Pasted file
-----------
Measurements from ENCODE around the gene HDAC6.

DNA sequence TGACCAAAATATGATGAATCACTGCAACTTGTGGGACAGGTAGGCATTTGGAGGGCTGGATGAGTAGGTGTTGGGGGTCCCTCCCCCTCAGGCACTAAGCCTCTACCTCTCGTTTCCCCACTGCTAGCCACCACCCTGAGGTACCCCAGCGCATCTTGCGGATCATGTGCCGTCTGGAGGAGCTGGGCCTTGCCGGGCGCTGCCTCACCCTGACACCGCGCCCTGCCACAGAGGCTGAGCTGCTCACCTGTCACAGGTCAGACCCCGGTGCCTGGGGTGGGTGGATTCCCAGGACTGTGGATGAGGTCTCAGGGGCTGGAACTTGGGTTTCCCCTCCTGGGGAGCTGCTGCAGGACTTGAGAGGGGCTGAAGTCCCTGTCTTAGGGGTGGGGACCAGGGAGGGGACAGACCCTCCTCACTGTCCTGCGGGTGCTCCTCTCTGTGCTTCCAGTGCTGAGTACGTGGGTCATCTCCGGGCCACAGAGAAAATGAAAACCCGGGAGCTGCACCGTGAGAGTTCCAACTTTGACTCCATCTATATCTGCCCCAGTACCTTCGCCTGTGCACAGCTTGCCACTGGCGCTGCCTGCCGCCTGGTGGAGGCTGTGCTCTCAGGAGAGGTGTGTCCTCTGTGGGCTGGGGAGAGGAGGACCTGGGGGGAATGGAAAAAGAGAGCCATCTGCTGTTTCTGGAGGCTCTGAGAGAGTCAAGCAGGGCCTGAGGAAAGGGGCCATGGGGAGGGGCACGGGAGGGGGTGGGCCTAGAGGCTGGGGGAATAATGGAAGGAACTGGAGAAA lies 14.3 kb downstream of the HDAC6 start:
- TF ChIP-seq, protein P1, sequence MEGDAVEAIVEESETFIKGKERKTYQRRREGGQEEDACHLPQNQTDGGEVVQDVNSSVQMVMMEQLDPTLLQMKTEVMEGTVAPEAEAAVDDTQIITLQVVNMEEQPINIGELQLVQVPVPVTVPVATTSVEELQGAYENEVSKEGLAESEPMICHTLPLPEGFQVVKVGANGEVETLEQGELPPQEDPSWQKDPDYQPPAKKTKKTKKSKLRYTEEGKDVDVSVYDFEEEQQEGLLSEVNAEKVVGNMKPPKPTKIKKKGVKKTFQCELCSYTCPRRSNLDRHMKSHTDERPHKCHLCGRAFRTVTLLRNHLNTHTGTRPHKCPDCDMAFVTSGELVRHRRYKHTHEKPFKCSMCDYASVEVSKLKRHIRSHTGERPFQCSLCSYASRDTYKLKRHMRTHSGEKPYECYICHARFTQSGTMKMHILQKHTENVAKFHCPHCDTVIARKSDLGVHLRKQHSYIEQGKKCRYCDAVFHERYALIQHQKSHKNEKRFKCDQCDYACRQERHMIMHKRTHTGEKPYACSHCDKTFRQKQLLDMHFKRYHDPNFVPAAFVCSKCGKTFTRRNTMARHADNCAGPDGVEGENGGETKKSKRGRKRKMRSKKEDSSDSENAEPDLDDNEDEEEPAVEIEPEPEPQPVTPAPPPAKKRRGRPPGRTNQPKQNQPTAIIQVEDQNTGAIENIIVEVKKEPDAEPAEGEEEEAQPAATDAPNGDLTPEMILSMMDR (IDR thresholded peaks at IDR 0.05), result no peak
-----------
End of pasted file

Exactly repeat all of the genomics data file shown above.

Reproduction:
Measurements from ENCODE around the gene HDAC6.

DNA sequence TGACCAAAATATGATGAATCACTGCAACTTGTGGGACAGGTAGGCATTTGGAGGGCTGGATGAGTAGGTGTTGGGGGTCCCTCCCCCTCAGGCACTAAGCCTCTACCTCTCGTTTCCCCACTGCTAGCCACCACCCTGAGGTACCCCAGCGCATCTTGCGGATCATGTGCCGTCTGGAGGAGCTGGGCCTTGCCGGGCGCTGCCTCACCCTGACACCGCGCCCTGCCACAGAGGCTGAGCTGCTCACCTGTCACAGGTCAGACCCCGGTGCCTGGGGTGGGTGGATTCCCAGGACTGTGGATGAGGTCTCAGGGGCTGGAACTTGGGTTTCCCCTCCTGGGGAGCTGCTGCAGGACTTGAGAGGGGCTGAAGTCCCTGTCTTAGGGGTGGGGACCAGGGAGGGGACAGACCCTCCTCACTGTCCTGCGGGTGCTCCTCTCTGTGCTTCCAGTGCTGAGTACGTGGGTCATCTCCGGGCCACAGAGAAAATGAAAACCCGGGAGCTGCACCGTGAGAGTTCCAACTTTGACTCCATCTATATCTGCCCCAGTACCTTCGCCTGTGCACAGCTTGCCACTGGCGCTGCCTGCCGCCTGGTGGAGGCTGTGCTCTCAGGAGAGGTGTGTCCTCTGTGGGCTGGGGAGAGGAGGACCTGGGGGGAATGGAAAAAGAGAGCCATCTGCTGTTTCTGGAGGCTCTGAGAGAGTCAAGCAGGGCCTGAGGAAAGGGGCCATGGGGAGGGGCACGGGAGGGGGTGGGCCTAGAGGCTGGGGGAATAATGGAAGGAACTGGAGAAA lies 14.3 kb downstream of the HDAC6 start:
- TF ChIP-seq, protein P1, sequence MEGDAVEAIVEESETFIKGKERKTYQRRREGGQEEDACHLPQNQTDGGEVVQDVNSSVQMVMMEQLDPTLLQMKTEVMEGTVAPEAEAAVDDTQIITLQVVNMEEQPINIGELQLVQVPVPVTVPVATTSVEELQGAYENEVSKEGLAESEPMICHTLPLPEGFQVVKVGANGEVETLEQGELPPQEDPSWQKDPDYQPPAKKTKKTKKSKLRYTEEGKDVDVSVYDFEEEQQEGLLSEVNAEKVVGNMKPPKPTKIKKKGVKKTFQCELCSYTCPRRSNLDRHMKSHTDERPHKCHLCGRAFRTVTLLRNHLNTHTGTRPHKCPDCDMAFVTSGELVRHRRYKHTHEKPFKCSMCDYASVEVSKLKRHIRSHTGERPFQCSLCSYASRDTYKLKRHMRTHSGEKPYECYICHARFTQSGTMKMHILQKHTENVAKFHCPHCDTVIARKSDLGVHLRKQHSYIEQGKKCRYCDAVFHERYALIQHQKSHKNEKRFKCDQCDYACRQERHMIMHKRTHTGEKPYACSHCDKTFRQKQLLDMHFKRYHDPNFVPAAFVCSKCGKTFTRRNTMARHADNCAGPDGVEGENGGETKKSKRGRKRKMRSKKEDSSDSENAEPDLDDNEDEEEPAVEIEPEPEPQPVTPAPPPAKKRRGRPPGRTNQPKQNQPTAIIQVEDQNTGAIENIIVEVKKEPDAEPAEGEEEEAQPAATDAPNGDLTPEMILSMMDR (IDR thresholded peaks at IDR 0.05), result no peak